“Our social media accounts mirror our editorial set-up for FIFA.com, which caters to our five core languages of English, French, German, Arabic, and Spanish. Each language has one social media manager who I liaise with daily, although we have about 35 editors on the site and roughly three quarters of them also contribute to social media.
For the World Cup section we currently cover Russian too, which also has Russian social media editorial responsibilities. Where we have a large tournament that’s run in a country not currently served by a FIFA language we would look at augmenting our social content to include them as well, such as Portuguese for the World Cup in Brazil.”
What are the overall strategic goals of FIFA being on Twitter?
“We launched on Twitter just before the 2010 World Cup. Our idea was to build an audience, tell them about what FIFA did, and connect with fans. Fast forward to 2014, and when we analysed everything after that World Cup we realised we’d reached over a billion people on our various social channels.
That was the start of our next journey, where we realised the extent of the reach we had. The next stage of our social evolution is going to be working out how to engage with those people on a more regular basis. We want them to be interested in the other events we run, in Football as a whole, and of some of the less publicised aspects of what FIFA does. Our goal is to build a consistent presence with this content rather than just dipping their toes in every four years for the World Cup.”
What parts of FIFA are you working on creating a greater awareness of using Twitter?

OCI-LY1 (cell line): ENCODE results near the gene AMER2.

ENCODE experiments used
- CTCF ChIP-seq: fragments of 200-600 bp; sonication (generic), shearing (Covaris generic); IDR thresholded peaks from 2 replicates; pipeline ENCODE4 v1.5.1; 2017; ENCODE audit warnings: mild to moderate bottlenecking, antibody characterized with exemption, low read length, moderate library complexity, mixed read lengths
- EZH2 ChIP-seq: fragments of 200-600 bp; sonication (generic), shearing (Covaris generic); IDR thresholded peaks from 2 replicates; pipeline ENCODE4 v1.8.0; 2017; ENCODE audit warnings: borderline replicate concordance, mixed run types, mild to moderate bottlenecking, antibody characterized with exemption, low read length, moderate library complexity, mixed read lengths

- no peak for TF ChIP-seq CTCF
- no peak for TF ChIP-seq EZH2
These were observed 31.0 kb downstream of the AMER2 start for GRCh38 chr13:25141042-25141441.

“If you read the papers there may be times when you see negative representations about FIFA, but the truth is that we have people working hard on positive projects all over the globe and we want to get the word out about those things too. For example, people might see in the news that we made a lot of money from a TV deal and their story stops there. On Twitter we can spread the hugely uplifting stories of the projects that we’re spending that money on to benefit the sport and local communities.”
In terms of creating your own brand narrative, how different is it now with Twitter compared to when you started working in football communications?
“When I started at the Football Association in 2000, we’d create amazing bits of content for some of our programmes and getting it out there could be a serious challenge. If I had social media at the time, the flexibility of content and the opportunity to share what I saw immediately to a large audience would obviously be incredible. We could share video footage of the England blind team doing skills that sighted players would struggle to do, while professional sighted players tried blind football for the day. The engagement, reach and awareness on a piece of content like that would be massive. At FIFA in 2015, I’m looking to use this platform in a way that I couldn’t back then and communicate the role that we are playing in using football to help better the world.